Archive for September, 2011

No rioting in Blackburn…but we’ve seen it all before

This blog has been written by a student who was on a placement with us. Sarah has written about the recent rioting troubles and how history has a strange way of repeating itself.

Been there, done that, got the t-shirt. Similar then to how one might now travel to New York and return dressed in a bright white “I ♥ NY” t-shirt, the local people of Blackburn thought it important to craft commemorative mugs illustrating the riots of Blackburn and Darwen in 1878.  

The mug on the left shows the burning of Colonel Jacksons house

These riots were caused, in short by the American Civil War. During the 1860s and 1870s ports in southern American states were blockaded by the American Civil Army, causing a cotton famine in the UK, as raw cotton remained in great demand, but was suddenly in short supply. This caused the decline in theLancashire cotton empire which impacted greatly upon the lives of everyone working in the industry. This was particularly evident here inBlackburnwhere the Masters’ Association of mill owners eventually decided upon a region-wide 10% pay cut to all workers in order to preserve the profit margins. The stubbornness of Colonel Raynsford Jackson, leader of the Masters’ Association and his refusal to negotiate this cut led to an initially peaceful ‘lock out’; a strike because the workers refuse to work for the wages offer them. In was in the fifth week of this lock out, amidst another failed negotiation between the Masters’ Association and the delegates of the local workpeople’s association inManchesterthat violence broke out.

Weavers in Darwen burnt in effigy a local inn-keeper who refused beer to them. Despite a police presence, stone throwing soon began and the unrest had truly started.

In the context of the recent 2011 riots in North London, following the police shooting of gang member Mark Duggan, we can understand how a band of peaceful protesters (the cotton strikers originally had a placard bearing the phrase ‘remember, peace is our motto’), can soon descend into violent mass criminal behaviour. The week following the incident in Darwen, there are reports of 3000 mob members armed with sticks and having their pockets filled with stones causing havoc throughout the Blackburn area, targeting mills to which they did not even belong.

Colonel Raynsford Jackson received news that he was a prime target for the rioters, due to his insistence on the 10% wage cuts and managed to flee his home at Clayton Grange before it was stormed by rioters and looters, eventually being burned to the ground. The resulting scenes are not a million miles away from images of a burning CarpetRight store in Tottenham and news reports such as ‘A couple of hundred youths were rioting and looting’ emerging, a headline which could be one taken from either The Blackburn Times in 1878 or Twitter in 2011.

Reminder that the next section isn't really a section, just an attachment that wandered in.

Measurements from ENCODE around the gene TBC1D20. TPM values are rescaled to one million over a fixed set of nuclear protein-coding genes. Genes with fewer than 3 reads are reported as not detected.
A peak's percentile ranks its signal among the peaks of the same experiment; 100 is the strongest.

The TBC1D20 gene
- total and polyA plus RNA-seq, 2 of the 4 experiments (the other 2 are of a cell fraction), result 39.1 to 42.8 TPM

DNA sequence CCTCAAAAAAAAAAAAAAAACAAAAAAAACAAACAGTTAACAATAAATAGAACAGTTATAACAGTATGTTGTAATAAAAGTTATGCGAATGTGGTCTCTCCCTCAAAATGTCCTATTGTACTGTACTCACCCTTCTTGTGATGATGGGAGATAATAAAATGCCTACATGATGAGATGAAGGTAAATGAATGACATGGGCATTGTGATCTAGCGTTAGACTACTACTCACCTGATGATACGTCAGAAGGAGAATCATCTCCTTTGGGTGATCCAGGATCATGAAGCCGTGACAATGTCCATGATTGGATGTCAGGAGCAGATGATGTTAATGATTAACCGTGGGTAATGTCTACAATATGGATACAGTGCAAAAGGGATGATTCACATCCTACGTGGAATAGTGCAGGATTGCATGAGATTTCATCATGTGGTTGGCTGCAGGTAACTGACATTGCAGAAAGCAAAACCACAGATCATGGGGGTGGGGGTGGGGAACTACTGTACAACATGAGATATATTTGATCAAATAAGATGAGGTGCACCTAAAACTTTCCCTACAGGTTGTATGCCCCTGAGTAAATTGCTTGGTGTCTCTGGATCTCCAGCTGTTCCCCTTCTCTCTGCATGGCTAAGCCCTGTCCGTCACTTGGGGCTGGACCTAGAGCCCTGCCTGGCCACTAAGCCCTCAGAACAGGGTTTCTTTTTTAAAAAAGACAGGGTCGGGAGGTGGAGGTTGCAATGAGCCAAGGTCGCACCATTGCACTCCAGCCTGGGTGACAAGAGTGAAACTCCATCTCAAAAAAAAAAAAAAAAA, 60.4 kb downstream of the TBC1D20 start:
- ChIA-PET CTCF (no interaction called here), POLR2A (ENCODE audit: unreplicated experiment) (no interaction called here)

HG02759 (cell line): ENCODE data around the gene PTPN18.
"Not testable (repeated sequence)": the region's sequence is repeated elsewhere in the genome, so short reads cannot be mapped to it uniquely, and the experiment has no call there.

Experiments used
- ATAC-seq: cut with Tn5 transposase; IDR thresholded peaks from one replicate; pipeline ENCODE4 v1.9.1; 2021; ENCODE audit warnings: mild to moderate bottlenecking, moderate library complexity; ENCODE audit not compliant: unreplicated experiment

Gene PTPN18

Similarities to the Allied Carpets building?

What is interesting to note is that the mugs have no pottery stamp, suggesting they were considered as distasteful to drink from in 1870s as an ‘I ♥ RIOTING’ t-shirt may be if worn today.

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Doctor Doctor, I think I’m a pair of curtains…

I wasn’t feeling well the other day. I felt a bit under the weather and for the first time in ages I went to see the doctor. Which is very unlike me, and I assume very unlike other men.

There are always reports that men do not go to see their doctors enough. I have to hold my hand up and say that I am one of them. Perhaps I should go when I’m not well or think I’ve broken something. I am paying my taxes so should use it if I feel the need. Perhaps it’s because I don’t want to be a burden, maybe I think I’m invincible or perhaps everything just sorts itself out in the end. Anyway, I have promised myself that I am going to see the doctor should the need arise. But what if I don’t want to see the doctor? Maybe the doctor can come to me.

Just some of the bottles which adorned the shelves of a chemist

Within the collection we have a full collection of bottles from a late 19th century chemist’s shop. It’s interesting to see the kind of things that chemists sold at the time. While we may feel we put too many chemicals in our bodies, it’s interesting to see the kind of toxic poisons that were being prescribed at the time.

We also know the kind of ailments people had because we have a prescription book from the chemist which keeps a list of all the prescriptions and the people they were given too. A notable trend is the amount of medicines given to treat bowel or stomach conditions. A significant problem during this period was the type of food being eaten by people. People would consume a lot of stodgy food – Pies, Breads and Chips. These were cheap and helped to fill the stomachs of poor families and in turn would cause constipation. This trend is also backed up in the stock lists we have of local shops which show them making regular orders of Senna leaves.

A lot of the bottles though were pretty useless. They either did nothing or would come close to killing you. Which explains the rise in homeopathy during the 19th Century. As a colleague put it, ‘at least it’s not going to kill you’.


Blackburn Museum can be found in Blackburn, Lancashire. It houses objects documenting Blackburn's industrial past as well as a world class collection of Fine Art, Japanese prints, Icons, Numismatics and Manuscripts. Come and visit us to find out more.

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